Disparate responses of above- and belowground properties to soil disturbance by an invasive mammal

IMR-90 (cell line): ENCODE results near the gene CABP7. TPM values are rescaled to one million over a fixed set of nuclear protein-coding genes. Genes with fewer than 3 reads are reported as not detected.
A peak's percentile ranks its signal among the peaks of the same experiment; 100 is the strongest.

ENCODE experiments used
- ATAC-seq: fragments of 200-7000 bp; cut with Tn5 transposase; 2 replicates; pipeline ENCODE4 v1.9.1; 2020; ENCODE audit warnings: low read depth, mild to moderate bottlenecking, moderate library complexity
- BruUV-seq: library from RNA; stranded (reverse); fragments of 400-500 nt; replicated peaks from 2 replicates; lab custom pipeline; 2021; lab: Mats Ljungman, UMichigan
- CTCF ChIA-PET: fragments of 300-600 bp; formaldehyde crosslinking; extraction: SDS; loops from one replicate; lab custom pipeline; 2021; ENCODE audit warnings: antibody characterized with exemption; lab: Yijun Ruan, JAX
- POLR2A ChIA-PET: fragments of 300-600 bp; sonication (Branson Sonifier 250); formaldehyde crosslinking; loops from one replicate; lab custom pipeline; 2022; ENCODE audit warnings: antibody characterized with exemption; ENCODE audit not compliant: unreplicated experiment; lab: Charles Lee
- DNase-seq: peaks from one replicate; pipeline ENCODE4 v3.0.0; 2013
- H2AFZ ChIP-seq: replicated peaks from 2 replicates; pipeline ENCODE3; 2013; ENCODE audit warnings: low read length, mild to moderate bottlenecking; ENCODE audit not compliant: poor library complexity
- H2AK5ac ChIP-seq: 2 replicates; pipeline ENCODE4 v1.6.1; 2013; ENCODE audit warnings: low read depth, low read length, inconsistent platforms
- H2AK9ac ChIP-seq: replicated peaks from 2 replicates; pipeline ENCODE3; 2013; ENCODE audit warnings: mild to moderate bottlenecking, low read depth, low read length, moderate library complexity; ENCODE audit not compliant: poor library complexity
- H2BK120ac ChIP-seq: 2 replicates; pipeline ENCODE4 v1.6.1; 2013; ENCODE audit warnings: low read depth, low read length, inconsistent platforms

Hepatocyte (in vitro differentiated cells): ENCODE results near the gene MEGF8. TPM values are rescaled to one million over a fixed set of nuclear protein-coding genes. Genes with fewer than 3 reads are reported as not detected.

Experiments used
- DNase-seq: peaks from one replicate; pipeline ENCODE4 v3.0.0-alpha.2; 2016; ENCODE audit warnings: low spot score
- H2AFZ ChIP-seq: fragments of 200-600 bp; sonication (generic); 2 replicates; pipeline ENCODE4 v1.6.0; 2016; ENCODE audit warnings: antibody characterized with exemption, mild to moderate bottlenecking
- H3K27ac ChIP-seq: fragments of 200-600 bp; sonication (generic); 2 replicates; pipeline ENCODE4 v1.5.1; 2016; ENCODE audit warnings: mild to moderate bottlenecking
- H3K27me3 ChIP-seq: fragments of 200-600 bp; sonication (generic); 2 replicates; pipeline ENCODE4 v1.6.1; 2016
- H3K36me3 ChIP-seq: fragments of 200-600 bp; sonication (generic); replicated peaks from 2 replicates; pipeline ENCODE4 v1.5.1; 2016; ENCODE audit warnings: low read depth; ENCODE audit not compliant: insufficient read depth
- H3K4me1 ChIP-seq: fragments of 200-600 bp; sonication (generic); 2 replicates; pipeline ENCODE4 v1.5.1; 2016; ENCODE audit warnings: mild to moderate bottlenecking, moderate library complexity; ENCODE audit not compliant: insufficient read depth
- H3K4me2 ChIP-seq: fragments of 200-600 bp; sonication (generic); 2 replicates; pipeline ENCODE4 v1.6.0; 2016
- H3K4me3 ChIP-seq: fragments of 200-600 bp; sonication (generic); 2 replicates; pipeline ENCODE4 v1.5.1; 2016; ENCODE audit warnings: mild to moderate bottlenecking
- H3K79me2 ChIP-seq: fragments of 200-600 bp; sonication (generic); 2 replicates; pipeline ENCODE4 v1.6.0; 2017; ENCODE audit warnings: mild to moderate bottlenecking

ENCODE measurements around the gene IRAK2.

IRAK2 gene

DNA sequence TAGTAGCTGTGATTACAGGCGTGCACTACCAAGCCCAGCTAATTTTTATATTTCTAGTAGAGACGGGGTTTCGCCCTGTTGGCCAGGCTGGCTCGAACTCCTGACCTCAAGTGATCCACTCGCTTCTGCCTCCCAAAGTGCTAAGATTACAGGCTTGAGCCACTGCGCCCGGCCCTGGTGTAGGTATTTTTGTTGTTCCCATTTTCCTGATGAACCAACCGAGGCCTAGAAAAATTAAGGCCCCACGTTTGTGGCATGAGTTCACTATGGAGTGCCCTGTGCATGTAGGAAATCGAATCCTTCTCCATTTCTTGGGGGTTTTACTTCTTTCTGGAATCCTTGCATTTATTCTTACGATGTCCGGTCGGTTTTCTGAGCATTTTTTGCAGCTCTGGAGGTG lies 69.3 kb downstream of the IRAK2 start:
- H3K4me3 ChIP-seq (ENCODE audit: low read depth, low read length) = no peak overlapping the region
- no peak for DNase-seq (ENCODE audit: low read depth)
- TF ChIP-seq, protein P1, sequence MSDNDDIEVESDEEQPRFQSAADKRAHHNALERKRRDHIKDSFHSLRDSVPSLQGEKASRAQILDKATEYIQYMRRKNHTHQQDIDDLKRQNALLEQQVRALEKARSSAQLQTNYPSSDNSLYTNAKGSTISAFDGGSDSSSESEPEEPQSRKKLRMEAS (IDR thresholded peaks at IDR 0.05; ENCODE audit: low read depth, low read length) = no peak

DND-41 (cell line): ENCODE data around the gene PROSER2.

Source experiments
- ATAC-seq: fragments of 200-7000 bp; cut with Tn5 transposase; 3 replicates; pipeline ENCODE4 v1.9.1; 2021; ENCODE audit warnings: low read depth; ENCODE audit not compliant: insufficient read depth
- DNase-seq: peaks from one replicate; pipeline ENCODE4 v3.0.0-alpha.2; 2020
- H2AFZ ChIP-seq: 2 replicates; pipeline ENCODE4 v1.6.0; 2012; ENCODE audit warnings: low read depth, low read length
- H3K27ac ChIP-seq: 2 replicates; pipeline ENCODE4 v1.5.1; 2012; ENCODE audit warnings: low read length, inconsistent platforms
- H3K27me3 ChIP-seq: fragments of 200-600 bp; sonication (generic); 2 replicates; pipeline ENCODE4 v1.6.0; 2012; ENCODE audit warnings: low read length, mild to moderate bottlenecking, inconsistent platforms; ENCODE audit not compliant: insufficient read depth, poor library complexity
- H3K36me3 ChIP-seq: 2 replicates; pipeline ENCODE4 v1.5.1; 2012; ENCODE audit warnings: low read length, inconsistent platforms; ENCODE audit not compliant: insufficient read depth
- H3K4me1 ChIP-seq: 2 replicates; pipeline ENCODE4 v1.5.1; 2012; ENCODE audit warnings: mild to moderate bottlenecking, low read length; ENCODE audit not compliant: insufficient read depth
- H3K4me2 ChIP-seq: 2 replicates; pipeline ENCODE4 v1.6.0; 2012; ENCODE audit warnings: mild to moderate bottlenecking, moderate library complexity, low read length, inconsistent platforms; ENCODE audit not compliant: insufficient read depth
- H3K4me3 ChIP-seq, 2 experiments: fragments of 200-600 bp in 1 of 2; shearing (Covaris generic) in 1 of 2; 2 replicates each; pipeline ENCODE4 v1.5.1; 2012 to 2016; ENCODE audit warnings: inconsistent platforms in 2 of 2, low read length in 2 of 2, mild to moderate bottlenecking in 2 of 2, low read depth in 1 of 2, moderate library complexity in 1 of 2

Introduced mammalian herbivores can negatively affect ecosystem structure and function if they introduce a novel disturbance to an ecosystem. For example, belowground foraging herbivores that bioturbate the soil, may alter process rates and community composition in ecosystems that lack native belowground mammalian foragers. Wild boar (Sus scrofa) disturb the soil system and plant community via their rooting behavior in their native range. Given their size and the numbers in their populations, this disturbance can be significant in forested ecosystems. Recently, wild boar were introduced to Patagonian forests lacking native mammalian herbivores that forage belowground. To explore how introduced wild boar might alter forested ecosystems, we conducted a large-scale wild boar exclusion experiment in three different forest types (Austroducedrus chilensisforest, Nothofagus dombeyi forest, and shrublands). Wild boar presence altered plant composition and structure, reducing plant biomass 3.8-fold and decreasing both grass and herb cover relative to areas where wild boar were excluded. Decomposition rates and soil compaction also declined by 5% in areas where boar had access; however, rooting had no effect on soil nutrient stocks and cycling. Interestingly, there were no differences in wild boar impacts on different forest types. We found that after 3-years of exclusion, belowground foraging by wild boar had a larger impact on plant community structure and biomass than it did on soil nutrient processes.